Five years later, Supermanning-that-ho seems like a prophetic roadmap to viral success. Yet if Soulja Boy’s breakthrough was the Big Bang for hip-hop dance memes in the YouTube era, it’s hardly the first song to ever hit big thanks to a funny dance. As long as pop music has existed, novelty dances have proliferated, from the Charleston to the Twist to the Macarena. The show that did more than any other to define the shape of American pop music, American Bandstand, was just footage of young people dancing to pop songs, i.e. that thing we watch in six-second loops on our smartphones. Just before the dawn of YouTube, Fat Joe had his biggest mainstream moment with Terror Squad’s “Lean Back” and the Rockaway — an anti-dance of sorts, and well before “viral” became a buzzword, but a viral dance craze nonetheless. The medium has evolved since then, but the content is the same. In that sense, the Shmoney Dance ensures that for all its hardscrabble tendencies, “Hot Nigga” is as pop as pop can be — and that despite Shmurda’s rightful reputation as a trailblazer, he’s a traditionalist too.


Noted Knicks fan Taylor Swift’s record-breaking 1989 did what very few #1 albums this year have pulled off: stayed #1 for a second week. In fact, the 402,000 copies 1989 sold in its second frame is more than any album sold in its first week. Swift’s nearest competition, Now 52, holds at #2 with 59,000. That means the week’s biggest debut is Bette Midler’s girl group tribute It’s The Girls, which sold 40,000 copies to enter at #3. Jason Aldean’s Old Boots, New Dirt is back up to #4 this week with just over 35,000, followed closely by another debut, Calvin Harris’ Motion, at #5 with 35,000. The next three titles are familiar to the top 10: Florida Georgia Line’s Anything Goes (#6, 30,000), Barbra Streisand’s Partners (#7, 28,000), and Sam Smith’s In The Lonely Hour (#8, 27,000). Brantley Gilbert’s former #2 Just As I Am shoots back up to #9 from #62 by selling 26,000, which Billboard credits to a 99-cent sale at Google Play. Rounding out the top 10 is Sam Hunt’s Montevallo with 25,000.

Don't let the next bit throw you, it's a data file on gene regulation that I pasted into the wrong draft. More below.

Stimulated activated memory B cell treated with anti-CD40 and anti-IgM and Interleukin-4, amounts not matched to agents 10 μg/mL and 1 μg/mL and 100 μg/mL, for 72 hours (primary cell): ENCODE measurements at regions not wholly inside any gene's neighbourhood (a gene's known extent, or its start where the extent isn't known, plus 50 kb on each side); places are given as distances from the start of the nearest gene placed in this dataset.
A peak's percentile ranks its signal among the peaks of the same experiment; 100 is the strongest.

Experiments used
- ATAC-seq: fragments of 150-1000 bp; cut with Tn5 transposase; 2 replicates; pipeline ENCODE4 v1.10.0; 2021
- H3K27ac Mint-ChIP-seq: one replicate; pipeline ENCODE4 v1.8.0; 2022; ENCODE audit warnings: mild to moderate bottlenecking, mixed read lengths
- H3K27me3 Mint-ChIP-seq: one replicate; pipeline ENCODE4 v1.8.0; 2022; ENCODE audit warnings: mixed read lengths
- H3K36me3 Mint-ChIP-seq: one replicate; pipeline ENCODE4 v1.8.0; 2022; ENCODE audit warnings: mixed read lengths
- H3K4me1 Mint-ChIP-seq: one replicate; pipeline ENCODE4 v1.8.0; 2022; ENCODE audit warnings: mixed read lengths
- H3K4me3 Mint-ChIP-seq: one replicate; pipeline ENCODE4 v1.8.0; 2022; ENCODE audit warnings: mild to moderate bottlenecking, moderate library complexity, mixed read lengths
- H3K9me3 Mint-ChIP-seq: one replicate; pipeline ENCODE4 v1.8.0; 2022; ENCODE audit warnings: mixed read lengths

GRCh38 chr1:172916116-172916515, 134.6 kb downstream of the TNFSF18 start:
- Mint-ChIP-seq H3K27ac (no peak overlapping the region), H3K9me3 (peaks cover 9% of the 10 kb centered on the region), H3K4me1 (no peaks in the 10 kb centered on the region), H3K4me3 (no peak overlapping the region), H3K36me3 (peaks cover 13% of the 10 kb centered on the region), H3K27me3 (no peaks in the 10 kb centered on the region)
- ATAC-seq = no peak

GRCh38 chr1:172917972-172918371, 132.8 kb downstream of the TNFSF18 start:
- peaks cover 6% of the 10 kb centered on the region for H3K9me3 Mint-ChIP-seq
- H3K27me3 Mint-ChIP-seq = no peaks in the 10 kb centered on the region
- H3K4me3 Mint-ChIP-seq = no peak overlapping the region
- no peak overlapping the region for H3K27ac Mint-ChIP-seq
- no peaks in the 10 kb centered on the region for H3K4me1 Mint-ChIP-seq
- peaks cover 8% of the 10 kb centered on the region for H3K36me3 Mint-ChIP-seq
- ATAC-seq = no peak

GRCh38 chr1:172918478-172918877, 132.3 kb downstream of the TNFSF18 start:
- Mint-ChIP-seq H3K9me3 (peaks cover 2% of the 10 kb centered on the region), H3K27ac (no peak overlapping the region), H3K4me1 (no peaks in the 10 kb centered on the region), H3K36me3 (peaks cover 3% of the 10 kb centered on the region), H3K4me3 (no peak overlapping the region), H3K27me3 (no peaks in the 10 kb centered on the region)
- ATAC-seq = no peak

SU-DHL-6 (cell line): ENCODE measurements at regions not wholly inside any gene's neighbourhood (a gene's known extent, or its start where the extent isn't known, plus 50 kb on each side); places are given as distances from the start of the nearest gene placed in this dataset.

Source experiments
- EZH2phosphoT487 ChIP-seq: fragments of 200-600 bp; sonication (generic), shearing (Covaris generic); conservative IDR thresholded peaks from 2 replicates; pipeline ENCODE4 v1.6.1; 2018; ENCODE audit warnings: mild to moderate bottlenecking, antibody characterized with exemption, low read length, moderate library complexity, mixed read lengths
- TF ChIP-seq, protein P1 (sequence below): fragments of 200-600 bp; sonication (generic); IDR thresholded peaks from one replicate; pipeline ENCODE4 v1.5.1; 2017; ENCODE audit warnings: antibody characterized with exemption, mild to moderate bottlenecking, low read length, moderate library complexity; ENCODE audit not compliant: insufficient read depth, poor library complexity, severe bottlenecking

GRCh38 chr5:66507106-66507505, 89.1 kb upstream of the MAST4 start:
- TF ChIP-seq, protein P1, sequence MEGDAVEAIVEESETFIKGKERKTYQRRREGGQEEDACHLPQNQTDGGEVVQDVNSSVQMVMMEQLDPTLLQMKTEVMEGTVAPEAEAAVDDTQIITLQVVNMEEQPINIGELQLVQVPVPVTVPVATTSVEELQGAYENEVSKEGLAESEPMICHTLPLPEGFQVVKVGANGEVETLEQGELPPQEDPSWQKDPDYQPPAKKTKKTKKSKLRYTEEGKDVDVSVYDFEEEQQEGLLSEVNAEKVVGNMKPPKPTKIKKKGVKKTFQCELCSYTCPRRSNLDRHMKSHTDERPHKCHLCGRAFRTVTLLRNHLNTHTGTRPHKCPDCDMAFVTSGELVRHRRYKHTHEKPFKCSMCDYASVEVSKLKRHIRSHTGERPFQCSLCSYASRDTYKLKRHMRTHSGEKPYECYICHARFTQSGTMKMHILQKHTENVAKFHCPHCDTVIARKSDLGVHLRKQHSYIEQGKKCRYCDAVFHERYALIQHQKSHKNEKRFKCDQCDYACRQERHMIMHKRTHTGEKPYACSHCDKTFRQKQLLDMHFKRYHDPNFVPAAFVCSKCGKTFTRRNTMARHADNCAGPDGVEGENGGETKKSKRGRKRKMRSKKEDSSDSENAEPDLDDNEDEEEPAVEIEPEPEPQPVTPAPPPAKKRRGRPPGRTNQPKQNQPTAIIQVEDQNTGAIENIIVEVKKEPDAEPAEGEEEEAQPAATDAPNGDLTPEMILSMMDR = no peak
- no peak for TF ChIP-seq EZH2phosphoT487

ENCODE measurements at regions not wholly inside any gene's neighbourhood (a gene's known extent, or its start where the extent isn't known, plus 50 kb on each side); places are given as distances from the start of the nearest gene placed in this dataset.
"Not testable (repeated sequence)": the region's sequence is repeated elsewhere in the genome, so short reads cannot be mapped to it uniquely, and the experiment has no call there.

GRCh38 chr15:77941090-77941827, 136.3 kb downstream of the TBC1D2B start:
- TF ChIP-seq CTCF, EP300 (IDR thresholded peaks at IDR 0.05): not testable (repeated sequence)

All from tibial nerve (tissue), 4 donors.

Swift’s “Shake It Off” stayed #1 on the Hot 100 this week too, giving her a personal best four nonconsecutive weeks on top. (Her only previous #1 hit, “We Are Never Getting Back Together” spent three nonconsecutive weeks on top in 2012.) Billboard notes that despite Swift removing her music from Spotify, she raced up the streaming charts this week due to user-generated videos featuring “Shake It Off,” particularly the viral clip that matched the song with footage of championship aerobics from 1989 (the year, not the album). Swift’s follow-up single “Blank Space” climbed to #13 this week, and that happened before the video came out. Considering the video is rapidly approaching 20,000,000 views, “Blank Space” should easily crash the top 10 next week.